Women’s History Month: Meet Kandra Albury

By Lucille Lannigan

Photo Courtesy of Mervin Head Shots Studio

March is Women’s History Month. Beginning as a local celebration in Santa Rosa, California, the movement quickly spread across the country. In 1987, Congress passed Public Law 100-9, which designated March as Women’s History Month. The purpose of this month is to celebrate and honor women’s contributions in American history. Here, in Alachua County, we are surrounded by women who work hard to advocate for the community and for students in the Alachua County Public School system. This month, I wanted to recognize some of these local women who do so much.

Kandra Albury

Kandra Albury is the founder of Kids n’ Capes, a nonprofit organization, that works to help prevent and raise awareness of childhood sexual abuse, bullying and illegal drug use. She wants to teach children, early on, how to become their own advocates.

“It’s one of the works I’m most proud of as a survivor of childhood sexual abuse and growing up around illegal drug use,” Albury said. 

The communications professional is also co-founder of More Than Expected Publishing, which has a clientele that spans across the US and is made up of mostly women of color.

“This tells me that our stories matter in the marketplace,” she said.

She wears several more hats, volunteering with UF Health, the Project Continuity and the Cervical Sisters, to help raise awareness of cervical cancer particularly in women of color. 

“I think advocacy work is advocacy work,” Albury said. “So whether you’re advocating for children or the health of women of color, it impacts us as a community as a whole.”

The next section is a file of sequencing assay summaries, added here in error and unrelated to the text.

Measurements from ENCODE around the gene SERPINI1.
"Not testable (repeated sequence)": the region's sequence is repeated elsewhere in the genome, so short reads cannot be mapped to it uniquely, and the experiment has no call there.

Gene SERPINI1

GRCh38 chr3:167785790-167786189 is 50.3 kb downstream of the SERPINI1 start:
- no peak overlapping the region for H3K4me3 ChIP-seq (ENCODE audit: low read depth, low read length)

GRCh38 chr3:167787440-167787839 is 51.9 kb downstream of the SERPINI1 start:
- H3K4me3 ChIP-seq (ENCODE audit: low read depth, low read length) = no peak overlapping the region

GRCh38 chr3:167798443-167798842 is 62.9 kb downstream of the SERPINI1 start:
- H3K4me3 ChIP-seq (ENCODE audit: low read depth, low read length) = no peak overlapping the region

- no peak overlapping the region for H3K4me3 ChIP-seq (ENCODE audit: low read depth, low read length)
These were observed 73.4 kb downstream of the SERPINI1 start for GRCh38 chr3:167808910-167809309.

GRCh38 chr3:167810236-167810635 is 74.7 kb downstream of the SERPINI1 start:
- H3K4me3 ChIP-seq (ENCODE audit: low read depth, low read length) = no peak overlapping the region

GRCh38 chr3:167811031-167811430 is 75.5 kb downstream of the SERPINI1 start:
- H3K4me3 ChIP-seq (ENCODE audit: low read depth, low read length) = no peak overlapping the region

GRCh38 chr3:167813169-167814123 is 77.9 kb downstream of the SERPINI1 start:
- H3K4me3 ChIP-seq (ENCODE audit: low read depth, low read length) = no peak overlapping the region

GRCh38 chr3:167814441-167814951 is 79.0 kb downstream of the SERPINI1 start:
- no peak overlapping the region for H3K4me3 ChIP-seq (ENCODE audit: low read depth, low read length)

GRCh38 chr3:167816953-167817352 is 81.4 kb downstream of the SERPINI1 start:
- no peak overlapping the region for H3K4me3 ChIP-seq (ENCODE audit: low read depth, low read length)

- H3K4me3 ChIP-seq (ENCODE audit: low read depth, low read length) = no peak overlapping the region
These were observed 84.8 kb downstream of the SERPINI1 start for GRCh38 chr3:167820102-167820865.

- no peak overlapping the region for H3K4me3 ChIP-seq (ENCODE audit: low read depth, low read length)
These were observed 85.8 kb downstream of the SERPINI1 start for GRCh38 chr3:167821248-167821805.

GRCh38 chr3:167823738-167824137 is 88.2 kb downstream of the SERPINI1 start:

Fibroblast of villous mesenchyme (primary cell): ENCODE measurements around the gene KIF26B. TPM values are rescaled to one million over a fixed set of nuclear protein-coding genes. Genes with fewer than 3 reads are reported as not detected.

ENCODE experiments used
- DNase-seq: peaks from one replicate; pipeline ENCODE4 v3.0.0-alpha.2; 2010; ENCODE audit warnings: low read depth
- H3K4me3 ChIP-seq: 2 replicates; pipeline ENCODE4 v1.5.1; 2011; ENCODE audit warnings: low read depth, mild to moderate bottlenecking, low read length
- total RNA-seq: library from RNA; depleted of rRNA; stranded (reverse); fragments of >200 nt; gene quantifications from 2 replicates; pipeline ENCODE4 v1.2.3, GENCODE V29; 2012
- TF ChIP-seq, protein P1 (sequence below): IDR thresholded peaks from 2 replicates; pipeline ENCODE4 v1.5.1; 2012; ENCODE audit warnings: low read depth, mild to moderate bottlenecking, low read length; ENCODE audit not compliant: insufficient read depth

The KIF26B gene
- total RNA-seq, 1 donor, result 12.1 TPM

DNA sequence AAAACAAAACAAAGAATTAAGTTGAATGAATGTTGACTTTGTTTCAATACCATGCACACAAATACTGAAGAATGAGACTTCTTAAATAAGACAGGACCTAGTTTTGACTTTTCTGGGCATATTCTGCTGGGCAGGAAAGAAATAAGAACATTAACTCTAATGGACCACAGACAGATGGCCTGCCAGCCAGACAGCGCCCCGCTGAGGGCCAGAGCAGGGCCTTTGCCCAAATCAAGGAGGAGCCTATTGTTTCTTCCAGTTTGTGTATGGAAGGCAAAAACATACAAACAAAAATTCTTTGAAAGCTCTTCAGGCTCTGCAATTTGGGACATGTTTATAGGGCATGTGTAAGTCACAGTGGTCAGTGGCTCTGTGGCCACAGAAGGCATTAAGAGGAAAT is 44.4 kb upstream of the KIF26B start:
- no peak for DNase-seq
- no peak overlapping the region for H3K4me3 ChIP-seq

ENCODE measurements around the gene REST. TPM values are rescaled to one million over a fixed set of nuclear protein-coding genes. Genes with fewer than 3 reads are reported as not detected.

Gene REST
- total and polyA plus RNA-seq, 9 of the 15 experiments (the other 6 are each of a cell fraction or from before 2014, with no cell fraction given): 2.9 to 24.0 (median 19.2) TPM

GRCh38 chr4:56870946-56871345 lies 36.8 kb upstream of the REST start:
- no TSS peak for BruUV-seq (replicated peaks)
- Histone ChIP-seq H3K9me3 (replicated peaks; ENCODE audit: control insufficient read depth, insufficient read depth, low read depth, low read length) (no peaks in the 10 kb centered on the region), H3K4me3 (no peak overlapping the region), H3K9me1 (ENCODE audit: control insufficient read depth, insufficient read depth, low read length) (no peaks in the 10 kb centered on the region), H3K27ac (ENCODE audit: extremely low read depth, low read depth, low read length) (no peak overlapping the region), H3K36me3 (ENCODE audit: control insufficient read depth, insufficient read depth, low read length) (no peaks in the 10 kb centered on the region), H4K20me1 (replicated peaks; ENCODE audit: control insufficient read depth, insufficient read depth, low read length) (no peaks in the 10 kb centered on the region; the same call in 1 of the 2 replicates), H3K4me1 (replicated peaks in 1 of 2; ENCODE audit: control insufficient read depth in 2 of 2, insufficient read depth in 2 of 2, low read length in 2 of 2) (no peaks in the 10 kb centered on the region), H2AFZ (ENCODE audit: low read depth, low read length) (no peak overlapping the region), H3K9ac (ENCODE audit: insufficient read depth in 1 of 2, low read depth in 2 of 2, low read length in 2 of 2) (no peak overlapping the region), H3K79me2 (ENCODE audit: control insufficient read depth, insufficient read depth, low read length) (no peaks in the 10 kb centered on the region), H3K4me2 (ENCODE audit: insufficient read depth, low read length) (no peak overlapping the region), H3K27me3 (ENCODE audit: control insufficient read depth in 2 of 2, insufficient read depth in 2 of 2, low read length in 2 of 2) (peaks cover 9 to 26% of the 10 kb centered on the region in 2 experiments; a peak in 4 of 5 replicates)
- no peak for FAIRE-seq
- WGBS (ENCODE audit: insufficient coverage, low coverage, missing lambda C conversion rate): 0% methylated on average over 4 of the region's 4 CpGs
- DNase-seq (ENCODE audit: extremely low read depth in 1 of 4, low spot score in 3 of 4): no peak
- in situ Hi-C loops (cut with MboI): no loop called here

Growing up in a single-parent household with her own mother as the prime example empowered her to take on this work along with becoming a mother herself. 

“I saw my mom lead a whole household with four kids … so from fixing her car that would not start … launching her own in-home childcare center was a big deal,” she said. “Watching my mom evolve as an independent leader really, really inspired me.”

Throughout her whole life she was inspired by the women around her whether they were in her church, teachers or authors. Women, she believes, are the givers of life and the nurturers of the community. Now, it’s the time of the woman, she said after having been in the background for too long.

Women, especially women of color, lead differently, she said. This leadership should be celebrated. 

“We’re always in survival mode,” Albury said. “We’re always looking at saving someone whether it’s our child, or our nephew, or advocating for someone. So I think at the end of the day it’s celebrating the women, celebrating the differences that we all have, also celebrating the obstacles that we as women have had to overcome.”

She advises young women to find a mentor and to explore whatever path they wish to have. 

“Don’t even think about what you can’t do, but maximize the idea of what you can do,” she said. “You can do it because others have done it, and it’s just the thought of blazing a trail that could be your own, but making it wide enough for others to follow.”



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